Gov. Jared Polis signed into law a sweeping overhaul of the oil and gas industry, making health and safety a greater priority. The industry vehemently opposed the law while some officials plan to gather signatures for a ballot issue scrapping the new regulations.
Colorado Oil and Gas Association (COGA)
Broomfield residents are taking their case both to state regulators and federal court.
SB-181 would require state regulators to prioritize health and safety when deciding whether to grant new drilling permits.
Democratic Speaker of the House KC Becker from Boulder said her party doesn’t want to put the industry out of business, but now that they’re in charge they’re ready to move things forward.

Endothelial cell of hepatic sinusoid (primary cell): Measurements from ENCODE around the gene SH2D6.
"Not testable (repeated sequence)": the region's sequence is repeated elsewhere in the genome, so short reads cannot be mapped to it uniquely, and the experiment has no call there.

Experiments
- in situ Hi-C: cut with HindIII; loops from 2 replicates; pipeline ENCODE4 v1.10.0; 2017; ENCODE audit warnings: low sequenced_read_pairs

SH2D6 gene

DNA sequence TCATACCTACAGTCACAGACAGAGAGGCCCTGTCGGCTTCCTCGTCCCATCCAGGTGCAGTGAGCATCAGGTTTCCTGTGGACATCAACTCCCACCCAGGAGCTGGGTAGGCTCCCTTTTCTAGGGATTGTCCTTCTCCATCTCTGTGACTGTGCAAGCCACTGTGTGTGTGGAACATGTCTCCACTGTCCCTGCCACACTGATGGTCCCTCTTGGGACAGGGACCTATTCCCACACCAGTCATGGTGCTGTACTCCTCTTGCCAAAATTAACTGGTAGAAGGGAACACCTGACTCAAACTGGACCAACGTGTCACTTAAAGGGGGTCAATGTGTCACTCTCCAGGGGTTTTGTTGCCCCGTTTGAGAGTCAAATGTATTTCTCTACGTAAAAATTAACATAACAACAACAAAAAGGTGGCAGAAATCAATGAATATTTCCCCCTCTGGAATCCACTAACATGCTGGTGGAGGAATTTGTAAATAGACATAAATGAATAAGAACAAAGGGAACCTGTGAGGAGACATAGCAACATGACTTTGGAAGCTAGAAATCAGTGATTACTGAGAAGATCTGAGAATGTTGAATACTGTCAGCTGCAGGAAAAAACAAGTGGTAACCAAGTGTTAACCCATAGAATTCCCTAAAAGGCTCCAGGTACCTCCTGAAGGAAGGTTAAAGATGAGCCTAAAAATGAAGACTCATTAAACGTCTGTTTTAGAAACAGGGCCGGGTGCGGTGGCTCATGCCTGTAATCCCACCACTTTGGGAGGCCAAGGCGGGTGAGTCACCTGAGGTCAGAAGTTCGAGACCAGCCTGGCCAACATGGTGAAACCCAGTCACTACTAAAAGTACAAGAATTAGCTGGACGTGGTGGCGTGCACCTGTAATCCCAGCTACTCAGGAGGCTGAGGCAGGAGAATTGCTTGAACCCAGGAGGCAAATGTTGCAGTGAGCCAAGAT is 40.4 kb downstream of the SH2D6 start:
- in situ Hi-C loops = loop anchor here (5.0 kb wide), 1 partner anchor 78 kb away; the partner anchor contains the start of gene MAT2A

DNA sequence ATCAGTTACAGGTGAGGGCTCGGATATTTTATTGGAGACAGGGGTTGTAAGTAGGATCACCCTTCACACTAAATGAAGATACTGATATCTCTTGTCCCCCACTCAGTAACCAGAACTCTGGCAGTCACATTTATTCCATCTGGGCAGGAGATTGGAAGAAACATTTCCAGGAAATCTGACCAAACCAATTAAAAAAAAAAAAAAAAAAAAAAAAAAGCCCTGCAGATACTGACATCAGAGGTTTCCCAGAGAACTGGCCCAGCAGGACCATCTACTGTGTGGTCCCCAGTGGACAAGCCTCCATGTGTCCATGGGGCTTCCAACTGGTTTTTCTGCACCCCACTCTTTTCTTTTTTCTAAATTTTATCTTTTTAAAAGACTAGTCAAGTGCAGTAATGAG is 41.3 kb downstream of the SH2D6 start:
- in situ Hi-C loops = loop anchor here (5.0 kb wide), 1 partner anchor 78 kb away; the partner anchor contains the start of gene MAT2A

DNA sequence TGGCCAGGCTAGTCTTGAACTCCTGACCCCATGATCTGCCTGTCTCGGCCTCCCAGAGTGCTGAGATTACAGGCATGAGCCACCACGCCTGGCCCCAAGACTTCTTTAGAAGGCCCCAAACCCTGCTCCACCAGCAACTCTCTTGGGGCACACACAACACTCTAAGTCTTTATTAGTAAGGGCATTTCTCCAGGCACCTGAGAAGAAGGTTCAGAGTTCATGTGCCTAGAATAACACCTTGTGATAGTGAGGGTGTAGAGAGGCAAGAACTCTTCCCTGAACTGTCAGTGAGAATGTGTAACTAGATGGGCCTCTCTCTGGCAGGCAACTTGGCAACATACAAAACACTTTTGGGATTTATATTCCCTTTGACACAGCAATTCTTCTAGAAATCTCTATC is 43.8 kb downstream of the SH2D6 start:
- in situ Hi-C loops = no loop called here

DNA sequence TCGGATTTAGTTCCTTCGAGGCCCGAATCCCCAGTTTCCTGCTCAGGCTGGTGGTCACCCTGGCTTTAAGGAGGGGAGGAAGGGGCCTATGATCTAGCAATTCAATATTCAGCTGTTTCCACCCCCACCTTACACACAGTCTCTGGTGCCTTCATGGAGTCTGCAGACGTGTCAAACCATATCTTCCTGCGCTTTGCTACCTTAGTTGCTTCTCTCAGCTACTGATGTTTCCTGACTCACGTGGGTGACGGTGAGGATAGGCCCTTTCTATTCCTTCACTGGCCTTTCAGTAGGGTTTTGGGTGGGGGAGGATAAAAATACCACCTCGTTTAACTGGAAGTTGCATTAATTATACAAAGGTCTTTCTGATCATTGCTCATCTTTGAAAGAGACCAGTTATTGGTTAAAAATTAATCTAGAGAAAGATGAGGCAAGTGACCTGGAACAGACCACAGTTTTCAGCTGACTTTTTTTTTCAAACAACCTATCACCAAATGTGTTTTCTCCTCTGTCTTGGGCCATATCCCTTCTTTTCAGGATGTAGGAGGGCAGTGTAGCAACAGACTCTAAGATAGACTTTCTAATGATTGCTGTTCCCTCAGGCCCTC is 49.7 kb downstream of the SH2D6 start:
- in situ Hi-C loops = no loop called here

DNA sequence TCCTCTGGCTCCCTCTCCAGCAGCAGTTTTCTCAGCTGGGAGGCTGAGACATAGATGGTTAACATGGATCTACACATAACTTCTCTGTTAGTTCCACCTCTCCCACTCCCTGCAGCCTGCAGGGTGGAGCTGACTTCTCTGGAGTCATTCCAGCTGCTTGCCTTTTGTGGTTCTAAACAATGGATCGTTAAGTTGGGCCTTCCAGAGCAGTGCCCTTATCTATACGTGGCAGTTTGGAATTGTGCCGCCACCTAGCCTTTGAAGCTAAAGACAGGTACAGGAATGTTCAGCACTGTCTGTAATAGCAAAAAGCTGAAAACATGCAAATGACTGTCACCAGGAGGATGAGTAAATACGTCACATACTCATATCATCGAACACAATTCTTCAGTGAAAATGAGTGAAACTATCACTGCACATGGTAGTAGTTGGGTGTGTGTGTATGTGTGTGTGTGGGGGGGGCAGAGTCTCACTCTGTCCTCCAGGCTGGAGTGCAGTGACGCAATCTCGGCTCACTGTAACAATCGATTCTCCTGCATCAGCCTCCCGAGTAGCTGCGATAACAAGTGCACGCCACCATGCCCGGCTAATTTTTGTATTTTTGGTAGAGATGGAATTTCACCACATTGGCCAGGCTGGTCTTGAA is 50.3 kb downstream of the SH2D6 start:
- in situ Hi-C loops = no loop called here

Colorado Oil and Gas Conservation Commission is considering a 1,000-foot drilling setback from school property, including outdoor spaces like sports fields.
If it passes, Proposition 112 would require any new oil and gas development not on federal land to be set back about a half-mile from homes and "vulnerable areas.”
A proposed 2,500-foot setback initiative has spurred oil and gas companies to file more permits before the November election.
The move effectively ends surface drilling in the city as Top Operating and Cub Creek Energy abandon several active wells and future drilling sites.
Cities have been trying to control oil and gas development within their borders since the Colorado Supreme Court struck down Longmont's and Fort Collins' bans in 2016.
CPR News found a common practice designed to let oil and gas companies maintain ownership of old holdings.